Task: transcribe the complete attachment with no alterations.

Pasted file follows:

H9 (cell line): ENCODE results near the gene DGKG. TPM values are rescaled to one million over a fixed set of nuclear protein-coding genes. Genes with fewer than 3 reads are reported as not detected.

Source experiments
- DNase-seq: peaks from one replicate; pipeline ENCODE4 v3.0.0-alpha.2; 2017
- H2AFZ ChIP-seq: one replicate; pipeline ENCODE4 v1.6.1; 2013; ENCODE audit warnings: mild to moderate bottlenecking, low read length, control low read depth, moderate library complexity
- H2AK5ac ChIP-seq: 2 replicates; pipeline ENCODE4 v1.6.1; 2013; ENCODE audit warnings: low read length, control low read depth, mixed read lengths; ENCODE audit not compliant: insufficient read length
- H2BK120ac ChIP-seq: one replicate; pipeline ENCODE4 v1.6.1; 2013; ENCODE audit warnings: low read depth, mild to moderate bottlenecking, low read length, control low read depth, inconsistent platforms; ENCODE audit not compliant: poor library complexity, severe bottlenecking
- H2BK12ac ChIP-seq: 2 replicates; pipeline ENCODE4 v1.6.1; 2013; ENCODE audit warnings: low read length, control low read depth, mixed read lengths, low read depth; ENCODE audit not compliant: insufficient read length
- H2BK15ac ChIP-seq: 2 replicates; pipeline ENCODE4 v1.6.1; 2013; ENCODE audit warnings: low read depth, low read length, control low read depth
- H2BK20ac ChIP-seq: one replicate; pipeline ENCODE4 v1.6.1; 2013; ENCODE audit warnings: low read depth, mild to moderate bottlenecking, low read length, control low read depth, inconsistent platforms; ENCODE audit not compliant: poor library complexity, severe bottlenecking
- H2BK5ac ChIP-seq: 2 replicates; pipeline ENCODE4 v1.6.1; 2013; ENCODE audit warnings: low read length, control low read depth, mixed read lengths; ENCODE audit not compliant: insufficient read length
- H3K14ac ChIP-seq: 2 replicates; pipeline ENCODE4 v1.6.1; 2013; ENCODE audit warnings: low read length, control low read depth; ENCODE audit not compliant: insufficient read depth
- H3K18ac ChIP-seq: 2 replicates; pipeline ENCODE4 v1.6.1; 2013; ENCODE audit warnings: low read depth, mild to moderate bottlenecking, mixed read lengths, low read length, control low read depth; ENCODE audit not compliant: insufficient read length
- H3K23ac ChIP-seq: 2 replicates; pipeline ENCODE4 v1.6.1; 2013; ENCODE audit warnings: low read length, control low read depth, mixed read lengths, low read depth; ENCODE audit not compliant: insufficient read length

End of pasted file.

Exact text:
H9 (cell line): ENCODE results near the gene DGKG. TPM values are rescaled to one million over a fixed set of nuclear protein-coding genes. Genes with fewer than 3 reads are reported as not detected.

Source experiments
- DNase-seq: peaks from one replicate; pipeline ENCODE4 v3.0.0-alpha.2; 2017
- H2AFZ ChIP-seq: one replicate; pipeline ENCODE4 v1.6.1; 2013; ENCODE audit warnings: mild to moderate bottlenecking, low read length, control low read depth, moderate library complexity
- H2AK5ac ChIP-seq: 2 replicates; pipeline ENCODE4 v1.6.1; 2013; ENCODE audit warnings: low read length, control low read depth, mixed read lengths; ENCODE audit not compliant: insufficient read length
- H2BK120ac ChIP-seq: one replicate; pipeline ENCODE4 v1.6.1; 2013; ENCODE audit warnings: low read depth, mild to moderate bottlenecking, low read length, control low read depth, inconsistent platforms; ENCODE audit not compliant: poor library complexity, severe bottlenecking
- H2BK12ac ChIP-seq: 2 replicates; pipeline ENCODE4 v1.6.1; 2013; ENCODE audit warnings: low read length, control low read depth, mixed read lengths, low read depth; ENCODE audit not compliant: insufficient read length
- H2BK15ac ChIP-seq: 2 replicates; pipeline ENCODE4 v1.6.1; 2013; ENCODE audit warnings: low read depth, low read length, control low read depth
- H2BK20ac ChIP-seq: one replicate; pipeline ENCODE4 v1.6.1; 2013; ENCODE audit warnings: low read depth, mild to moderate bottlenecking, low read length, control low read depth, inconsistent platforms; ENCODE audit not compliant: poor library complexity, severe bottlenecking
- H2BK5ac ChIP-seq: 2 replicates; pipeline ENCODE4 v1.6.1; 2013; ENCODE audit warnings: low read length, control low read depth, mixed read lengths; ENCODE audit not compliant: insufficient read length
- H3K14ac ChIP-seq: 2 replicates; pipeline ENCODE4 v1.6.1; 2013; ENCODE audit warnings: low read length, control low read depth; ENCODE audit not compliant: insufficient read depth
- H3K18ac ChIP-seq: 2 replicates; pipeline ENCODE4 v1.6.1; 2013; ENCODE audit warnings: low read depth, mild to moderate bottlenecking, mixed read lengths, low read length, control low read depth; ENCODE audit not compliant: insufficient read length
- H3K23ac ChIP-seq: 2 replicates; pipeline ENCODE4 v1.6.1; 2013; ENCODE audit warnings: low read length, control low read depth, mixed read lengths, low read depth; ENCODE audit not compliant: insufficient read length